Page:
It's been another bad year for shadbush berries. You know, those tasty red berries borne by our native shrub that blooms when the shad migrate up the mighty Delaware River to spawn? Don't recognize the name "shadbush"? Maybe serviceberry or Amelanchier rings a bell. Oh, well. To not be familiar with shadbush is to be saved the dismay of witnessing the corruption of its bounty by cedar apple rust.
How sweet the memory, though, of going to what was once Kinko's out on Route 1 and finding a shadbush loaded with ripe berries at the front door--a secret feast in plain sight.
That memory seems more like a dream now, as nearly all the shadbush berries I encounter are a study in disfigurement, as if each berry had donned a grotesque Halloween costume. Even the catbird, so grateful for the berry bushes I've planted in the backyard, seems to have lost interest. If the fruit of a shadbush were a drupe, one could say "Berries, berries, everywhere, but not a drupe to eat."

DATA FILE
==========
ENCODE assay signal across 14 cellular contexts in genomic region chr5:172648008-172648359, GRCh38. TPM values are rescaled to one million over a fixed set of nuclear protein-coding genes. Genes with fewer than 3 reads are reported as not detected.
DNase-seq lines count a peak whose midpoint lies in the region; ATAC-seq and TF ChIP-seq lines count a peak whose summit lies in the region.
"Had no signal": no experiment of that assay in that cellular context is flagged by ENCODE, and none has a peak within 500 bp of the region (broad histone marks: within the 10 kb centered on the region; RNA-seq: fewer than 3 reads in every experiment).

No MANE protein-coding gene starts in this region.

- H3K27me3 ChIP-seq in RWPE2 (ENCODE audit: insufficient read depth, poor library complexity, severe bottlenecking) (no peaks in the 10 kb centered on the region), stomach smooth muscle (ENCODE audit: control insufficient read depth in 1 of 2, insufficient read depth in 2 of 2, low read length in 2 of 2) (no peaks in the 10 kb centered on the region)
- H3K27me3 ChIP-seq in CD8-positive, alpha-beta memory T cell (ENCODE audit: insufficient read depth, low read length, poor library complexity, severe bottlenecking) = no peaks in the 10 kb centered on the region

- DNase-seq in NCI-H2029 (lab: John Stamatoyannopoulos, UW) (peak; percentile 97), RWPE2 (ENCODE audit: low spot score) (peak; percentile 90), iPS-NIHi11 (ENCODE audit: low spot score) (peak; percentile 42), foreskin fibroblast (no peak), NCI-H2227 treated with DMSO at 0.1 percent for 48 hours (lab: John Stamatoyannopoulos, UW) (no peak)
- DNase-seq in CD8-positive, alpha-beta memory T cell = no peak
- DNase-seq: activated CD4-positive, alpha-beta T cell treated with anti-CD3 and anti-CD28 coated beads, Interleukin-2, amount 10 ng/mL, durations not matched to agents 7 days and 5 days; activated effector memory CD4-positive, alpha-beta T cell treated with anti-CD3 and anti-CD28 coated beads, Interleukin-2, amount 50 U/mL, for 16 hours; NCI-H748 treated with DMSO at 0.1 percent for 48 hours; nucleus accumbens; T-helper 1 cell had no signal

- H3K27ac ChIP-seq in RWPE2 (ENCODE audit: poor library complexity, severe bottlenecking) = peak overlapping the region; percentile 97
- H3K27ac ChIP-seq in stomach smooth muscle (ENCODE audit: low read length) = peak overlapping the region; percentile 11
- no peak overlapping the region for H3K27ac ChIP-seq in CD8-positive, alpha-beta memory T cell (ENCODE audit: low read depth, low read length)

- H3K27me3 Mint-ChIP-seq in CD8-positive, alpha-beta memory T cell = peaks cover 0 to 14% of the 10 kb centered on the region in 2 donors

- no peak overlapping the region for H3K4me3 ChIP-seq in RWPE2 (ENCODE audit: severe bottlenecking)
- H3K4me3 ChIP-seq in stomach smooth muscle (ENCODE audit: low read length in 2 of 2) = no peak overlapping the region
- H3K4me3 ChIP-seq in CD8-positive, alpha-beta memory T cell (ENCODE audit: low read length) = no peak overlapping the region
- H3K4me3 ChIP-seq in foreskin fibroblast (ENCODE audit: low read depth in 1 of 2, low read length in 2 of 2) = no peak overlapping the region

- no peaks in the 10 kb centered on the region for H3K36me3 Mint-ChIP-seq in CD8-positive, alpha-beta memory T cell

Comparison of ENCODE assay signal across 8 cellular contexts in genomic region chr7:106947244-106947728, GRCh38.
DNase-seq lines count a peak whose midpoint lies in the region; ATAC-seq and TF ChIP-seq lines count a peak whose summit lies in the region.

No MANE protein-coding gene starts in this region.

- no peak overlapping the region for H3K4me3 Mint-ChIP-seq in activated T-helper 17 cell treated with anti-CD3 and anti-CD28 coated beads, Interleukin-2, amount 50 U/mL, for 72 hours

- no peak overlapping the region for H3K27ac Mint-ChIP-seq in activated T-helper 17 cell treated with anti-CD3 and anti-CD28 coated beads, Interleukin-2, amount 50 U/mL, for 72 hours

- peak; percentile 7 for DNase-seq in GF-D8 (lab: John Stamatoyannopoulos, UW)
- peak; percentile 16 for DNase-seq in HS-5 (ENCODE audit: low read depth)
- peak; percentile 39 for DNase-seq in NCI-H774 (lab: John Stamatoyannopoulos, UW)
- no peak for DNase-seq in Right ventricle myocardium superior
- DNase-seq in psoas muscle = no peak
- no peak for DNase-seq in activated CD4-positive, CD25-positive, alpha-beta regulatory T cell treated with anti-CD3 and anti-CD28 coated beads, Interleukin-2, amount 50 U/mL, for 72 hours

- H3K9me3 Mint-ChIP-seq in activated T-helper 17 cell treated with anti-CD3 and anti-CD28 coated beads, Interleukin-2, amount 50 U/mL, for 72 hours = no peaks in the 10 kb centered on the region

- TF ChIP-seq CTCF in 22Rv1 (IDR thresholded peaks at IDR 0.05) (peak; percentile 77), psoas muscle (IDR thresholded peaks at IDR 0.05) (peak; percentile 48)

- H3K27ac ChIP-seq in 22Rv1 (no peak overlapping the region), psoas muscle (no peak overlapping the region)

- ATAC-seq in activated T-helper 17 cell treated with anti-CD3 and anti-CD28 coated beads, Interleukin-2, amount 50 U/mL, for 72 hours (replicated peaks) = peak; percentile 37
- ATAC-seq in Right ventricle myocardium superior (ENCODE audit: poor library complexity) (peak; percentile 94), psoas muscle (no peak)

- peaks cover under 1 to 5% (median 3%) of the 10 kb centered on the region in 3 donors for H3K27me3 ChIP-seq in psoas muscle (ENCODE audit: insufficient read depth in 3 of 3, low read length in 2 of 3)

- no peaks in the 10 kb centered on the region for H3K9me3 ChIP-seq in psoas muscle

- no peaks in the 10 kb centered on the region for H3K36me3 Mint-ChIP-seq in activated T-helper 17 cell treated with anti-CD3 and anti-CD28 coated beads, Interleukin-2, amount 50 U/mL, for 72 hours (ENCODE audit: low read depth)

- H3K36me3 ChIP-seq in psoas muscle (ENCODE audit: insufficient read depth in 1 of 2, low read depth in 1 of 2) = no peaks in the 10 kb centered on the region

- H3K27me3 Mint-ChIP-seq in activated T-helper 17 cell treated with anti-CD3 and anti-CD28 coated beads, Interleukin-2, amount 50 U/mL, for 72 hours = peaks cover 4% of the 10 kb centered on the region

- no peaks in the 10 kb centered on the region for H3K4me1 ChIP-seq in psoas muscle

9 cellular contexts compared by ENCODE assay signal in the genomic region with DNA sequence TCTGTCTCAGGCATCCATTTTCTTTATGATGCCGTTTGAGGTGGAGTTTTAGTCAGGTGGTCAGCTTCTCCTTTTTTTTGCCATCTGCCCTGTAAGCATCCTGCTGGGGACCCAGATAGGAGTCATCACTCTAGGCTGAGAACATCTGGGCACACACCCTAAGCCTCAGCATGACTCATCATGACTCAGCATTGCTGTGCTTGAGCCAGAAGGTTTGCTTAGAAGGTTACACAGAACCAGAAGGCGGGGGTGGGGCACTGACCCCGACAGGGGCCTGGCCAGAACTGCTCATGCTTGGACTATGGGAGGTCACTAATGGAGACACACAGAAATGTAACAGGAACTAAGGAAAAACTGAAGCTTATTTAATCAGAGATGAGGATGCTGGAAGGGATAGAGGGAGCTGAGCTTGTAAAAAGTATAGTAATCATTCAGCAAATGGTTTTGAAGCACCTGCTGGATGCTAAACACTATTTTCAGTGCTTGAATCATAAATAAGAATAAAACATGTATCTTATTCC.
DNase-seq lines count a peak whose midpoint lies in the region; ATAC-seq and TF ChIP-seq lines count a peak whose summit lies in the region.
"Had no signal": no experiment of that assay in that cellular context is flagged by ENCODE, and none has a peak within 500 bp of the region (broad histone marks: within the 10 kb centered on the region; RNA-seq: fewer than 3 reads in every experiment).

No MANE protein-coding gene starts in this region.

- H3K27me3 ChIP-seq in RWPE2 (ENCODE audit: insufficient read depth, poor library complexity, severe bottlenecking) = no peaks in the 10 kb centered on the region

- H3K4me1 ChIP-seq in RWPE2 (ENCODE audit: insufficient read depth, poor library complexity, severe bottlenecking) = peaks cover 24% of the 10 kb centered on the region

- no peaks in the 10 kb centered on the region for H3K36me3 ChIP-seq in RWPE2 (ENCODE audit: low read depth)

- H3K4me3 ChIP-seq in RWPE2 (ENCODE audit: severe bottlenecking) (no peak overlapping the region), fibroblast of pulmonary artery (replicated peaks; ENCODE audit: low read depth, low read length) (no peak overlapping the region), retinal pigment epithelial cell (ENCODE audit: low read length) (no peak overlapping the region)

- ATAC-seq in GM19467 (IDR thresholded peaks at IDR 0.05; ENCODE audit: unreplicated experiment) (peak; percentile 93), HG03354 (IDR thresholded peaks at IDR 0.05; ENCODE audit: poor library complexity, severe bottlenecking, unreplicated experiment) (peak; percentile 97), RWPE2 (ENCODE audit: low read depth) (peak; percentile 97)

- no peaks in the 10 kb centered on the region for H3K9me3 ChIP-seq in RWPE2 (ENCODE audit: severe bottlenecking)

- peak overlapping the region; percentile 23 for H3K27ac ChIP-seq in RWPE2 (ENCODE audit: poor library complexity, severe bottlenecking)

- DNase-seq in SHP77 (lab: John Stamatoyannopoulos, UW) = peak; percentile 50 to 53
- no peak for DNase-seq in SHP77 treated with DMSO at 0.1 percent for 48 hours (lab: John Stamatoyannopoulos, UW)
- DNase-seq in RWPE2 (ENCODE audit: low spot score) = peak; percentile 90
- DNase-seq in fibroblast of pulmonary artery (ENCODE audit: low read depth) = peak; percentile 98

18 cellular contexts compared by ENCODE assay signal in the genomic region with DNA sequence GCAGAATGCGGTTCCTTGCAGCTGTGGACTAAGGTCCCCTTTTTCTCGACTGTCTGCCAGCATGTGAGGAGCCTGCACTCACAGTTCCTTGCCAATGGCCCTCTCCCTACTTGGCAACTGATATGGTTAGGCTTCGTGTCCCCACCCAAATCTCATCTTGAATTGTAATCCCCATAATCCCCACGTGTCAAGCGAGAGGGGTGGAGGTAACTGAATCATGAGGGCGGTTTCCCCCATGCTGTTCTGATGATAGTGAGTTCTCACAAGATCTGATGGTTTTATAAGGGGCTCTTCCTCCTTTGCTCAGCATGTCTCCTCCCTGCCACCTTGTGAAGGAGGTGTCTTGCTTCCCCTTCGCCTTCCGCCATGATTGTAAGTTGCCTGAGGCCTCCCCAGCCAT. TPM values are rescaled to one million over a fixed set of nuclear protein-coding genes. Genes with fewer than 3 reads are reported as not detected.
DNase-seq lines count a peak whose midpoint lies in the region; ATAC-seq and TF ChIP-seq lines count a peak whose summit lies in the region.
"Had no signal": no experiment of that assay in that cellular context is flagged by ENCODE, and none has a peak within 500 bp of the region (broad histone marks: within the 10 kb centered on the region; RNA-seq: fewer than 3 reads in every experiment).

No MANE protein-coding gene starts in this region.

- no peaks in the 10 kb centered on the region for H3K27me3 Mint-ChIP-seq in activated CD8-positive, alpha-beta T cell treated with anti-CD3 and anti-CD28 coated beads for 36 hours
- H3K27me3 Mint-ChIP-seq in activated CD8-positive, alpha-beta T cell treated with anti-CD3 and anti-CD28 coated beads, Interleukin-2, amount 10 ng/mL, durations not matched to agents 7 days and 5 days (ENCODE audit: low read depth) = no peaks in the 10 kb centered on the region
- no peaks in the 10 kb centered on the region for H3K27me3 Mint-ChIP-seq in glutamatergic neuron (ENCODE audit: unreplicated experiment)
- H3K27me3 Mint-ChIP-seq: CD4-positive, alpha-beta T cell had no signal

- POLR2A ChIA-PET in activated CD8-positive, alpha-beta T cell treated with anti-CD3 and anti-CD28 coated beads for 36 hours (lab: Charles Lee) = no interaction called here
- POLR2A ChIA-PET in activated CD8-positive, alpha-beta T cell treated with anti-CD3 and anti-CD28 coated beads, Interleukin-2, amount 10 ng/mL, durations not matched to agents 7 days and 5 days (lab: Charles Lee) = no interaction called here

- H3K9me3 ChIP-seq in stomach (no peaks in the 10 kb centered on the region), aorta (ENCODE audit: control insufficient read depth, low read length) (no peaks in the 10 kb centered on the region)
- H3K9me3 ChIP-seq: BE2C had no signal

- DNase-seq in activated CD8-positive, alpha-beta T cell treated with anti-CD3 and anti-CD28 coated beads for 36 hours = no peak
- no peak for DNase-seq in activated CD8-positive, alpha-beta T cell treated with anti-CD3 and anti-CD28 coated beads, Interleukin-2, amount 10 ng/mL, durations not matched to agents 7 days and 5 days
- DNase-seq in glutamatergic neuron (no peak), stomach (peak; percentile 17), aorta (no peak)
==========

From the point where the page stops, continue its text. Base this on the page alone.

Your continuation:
There's a nice grove of shadbush next to Frist Center on campus, where at least a few berries aren't affected.
The name of this fungal disease implies that it alternates most notoriously between apple trees and cedars, which may explain why there were these garish growths on an arborvita two blocks from my house a couple weeks ago.
Some treatment recommendations can be found on the web, such as here and here, and there may be resistant shadbush varieties out there, but half the pleasure of eating them was the serendipity, the surprise gift recognizable to only a few.